The assignment was:
Think about the four different economics systems: Traditional, Command, Market, and Mixed. Write an essay in which you compare and contrast these four systems to our own system of “American Capitalism.” Be sure to use specific evidence from the thinglinks (posters created by classmates with information about various other contries) you observed to help support your similarities and differences.
Please note that I only had around one hour to complete this, and did not have time to proofread.
ESSAY BEGINS BELOW:
There are four different types of economic systems. These systems are Traditional, Market, Command, and Mixed Economies. In America, there is a concept of “American Capitalism.” American capitalism is not a major economic type like the four above, and could be considered a subset of mixed economies. American capitalism promotes freedom of choice and enterprise, private property, competition and a system of incentives based around profit to ensure that businesses follow the wishes of the people. However, in the last century, America has started to veer away from this system. America has begun implementing more and more ideas from command and traditional economies, with some politicians suggesting that we abandon capitalism altogether and switch to a socialism based system.
America shares many similarities with a pure market system. American capitalism is, at its root, based on a system which uses profits to incentivise producers to produce goods and services that consumers want, with the consumers almost casting a vote with their dollars. However, there are many differences between American capitalism and market systems. First, the bailouts. Legislation gave a small consortium of companies and banks near complete control over the american economy, especially banking and lending services. When these companies and banks began to fail, the government intervened. When the banks should have been forced to reevaluate their business model as a result of their failure, they were instead bailed out by the government. But how did this consortium become so powerful? This isnt just a problem with banking. As a result of legislation that promotes regional monopolies and duopolies, many industries such as insurance, internet service providers, and silicon semiconductor chip manufacturers have been able to act against the wishes of consumers by taking advantages of regional, or in some cases national, monopolies and duopolies. This can be compared to countries like Switzerland, whose governments take a much more hands off approach to regulation and controlling their economy. In Switzerland, most companies are small to medium sized enterprises, comprising of less than 250 employees. This shows that Switzerland’s government promotes competition and prevents monopolies.
These systems of monopolies and duopolies are introducing more and more elements of traditional systems into the American economy. However, unlike in a traditional system, consumers do not choose the same services year after year because of tradition, but rather because they have no other options. One good example of this is internet service providers. Because there are only a handful of internet service providers, they can easily conspire together to unbalance the incentives of capitalism. These companies have tried several times over the last five years to remove net neutrality. Net neutrality, among other things, ensures that internet service providers cannot adjust your connection speed to a server based on the content on that server. If net neutrality is removed, it could allow an ISP, say Comcast, to slow users connection to services like Gmail, and increase connection speeds to their own services. This is clearly against the wishes of consumers, however protections against net neutrality are dangerously close to being removed altogether. These monopolies and duopolies work in a simelar way to tradition. In traditional systems, consumers have less choice because societal norms force people to consume specific products. In the US, regulations and legislation limit the number of products available for consumption. This is similar to a situation in Uganda. Uganda is a farming based economy, but their tradition and underinvesting causes them to not pursue more modern farming equipment. In the United States, these pseudo-traditions stagnate competition and produce the same result: less innovation.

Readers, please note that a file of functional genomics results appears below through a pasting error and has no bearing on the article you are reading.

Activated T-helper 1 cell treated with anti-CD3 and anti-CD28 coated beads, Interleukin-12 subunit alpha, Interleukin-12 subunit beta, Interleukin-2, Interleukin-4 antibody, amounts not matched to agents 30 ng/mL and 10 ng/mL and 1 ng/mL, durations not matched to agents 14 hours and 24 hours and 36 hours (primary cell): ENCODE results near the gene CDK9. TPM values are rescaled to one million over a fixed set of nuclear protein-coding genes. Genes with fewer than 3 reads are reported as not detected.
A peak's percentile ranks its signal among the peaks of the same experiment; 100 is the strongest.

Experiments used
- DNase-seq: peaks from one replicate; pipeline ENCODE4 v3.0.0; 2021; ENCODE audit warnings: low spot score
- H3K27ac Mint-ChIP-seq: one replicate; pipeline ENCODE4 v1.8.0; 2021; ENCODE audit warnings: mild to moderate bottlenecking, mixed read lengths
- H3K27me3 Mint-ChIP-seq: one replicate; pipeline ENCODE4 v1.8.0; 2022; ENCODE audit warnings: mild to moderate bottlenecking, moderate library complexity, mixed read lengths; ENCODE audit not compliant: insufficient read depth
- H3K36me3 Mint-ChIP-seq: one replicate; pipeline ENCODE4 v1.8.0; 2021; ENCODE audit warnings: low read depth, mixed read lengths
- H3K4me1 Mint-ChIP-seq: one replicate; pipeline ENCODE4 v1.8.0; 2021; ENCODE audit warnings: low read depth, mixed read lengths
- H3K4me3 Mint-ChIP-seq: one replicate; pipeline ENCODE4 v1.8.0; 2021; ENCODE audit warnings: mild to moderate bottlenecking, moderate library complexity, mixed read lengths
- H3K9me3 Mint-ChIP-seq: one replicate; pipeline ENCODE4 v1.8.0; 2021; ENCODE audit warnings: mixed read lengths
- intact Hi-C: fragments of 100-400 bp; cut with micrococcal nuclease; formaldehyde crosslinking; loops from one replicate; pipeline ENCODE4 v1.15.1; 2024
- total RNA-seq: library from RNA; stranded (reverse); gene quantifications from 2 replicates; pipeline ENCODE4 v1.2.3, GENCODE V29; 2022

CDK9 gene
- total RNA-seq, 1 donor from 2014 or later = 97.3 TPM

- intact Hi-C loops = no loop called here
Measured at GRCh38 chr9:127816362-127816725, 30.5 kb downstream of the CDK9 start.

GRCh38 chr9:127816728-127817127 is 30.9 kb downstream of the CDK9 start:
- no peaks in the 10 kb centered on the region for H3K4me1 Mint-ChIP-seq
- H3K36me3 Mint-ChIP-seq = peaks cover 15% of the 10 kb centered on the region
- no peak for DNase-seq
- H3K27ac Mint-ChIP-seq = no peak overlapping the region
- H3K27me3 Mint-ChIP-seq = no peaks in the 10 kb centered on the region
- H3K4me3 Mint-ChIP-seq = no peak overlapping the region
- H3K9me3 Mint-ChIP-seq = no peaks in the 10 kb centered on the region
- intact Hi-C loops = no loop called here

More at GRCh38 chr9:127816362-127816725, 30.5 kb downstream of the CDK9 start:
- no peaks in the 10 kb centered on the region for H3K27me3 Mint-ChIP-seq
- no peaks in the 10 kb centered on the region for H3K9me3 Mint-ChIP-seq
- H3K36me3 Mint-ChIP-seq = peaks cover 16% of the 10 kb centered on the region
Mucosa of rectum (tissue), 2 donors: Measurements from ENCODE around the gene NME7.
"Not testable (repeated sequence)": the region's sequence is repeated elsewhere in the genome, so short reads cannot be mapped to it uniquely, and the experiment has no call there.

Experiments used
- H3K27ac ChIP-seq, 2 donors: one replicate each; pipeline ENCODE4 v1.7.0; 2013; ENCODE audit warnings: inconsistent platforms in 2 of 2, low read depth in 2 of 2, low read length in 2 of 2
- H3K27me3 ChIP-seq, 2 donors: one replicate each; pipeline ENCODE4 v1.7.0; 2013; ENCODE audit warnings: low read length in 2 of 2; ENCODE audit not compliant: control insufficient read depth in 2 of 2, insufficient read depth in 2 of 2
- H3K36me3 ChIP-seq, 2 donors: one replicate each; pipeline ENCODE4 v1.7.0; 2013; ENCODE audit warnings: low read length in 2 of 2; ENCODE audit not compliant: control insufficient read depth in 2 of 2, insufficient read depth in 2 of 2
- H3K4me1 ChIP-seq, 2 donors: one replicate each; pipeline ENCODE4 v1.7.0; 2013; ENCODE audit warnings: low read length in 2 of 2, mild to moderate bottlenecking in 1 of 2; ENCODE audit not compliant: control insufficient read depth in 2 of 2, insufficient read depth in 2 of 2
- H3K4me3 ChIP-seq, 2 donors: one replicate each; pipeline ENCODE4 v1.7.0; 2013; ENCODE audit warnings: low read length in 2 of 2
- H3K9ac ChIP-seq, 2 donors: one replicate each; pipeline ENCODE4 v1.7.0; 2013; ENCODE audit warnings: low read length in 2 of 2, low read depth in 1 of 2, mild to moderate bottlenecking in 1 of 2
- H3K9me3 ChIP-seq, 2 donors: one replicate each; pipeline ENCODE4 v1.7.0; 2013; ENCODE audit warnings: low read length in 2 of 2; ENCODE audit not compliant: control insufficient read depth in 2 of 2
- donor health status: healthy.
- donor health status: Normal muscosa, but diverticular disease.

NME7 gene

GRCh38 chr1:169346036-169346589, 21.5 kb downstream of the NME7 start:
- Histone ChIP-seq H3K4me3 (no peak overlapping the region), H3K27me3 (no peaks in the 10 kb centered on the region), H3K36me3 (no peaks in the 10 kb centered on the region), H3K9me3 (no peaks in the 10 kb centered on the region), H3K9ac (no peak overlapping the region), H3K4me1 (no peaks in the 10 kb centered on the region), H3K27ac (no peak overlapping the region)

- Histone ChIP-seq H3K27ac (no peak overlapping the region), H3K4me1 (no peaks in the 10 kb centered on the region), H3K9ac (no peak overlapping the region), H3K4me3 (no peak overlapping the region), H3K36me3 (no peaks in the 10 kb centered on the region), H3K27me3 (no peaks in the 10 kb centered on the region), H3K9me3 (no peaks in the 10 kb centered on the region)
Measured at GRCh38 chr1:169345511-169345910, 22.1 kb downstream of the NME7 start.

The American economy is also implementing elements of a command system. Many of the American government's policies are designed to redistribute wealth from savers to debtors. And, in any county, the biggest debtor is the government itself. Systems such as social welfare, and systems being planned such as free college and free healthcare transfer money from savers to debtors. Even America’s 2% annual inflation, designed to “stimulate economic growth” promotes this transfer from savers to debtors. If I hold 100,000 dollars, in thirty years it would be worth around half of that, due to inflation. This is similar to countries such as Iran, where the government is able to promote legislation that benefits only the government itself.
The United States, because of it’s adoption of these systems, is becoming more and more of a mixed system. The capitalist and free market principles that America was built on are slowly being replaced by more and more elements of command and traditional economies. Mixed systems, while allowing for a large amount of flexibility, also softens the purpose of the systems that have been mixed. Market systems lose their consumer control, traditional systems lose some of their rich culture and community, and command systems lose some of their efficiency.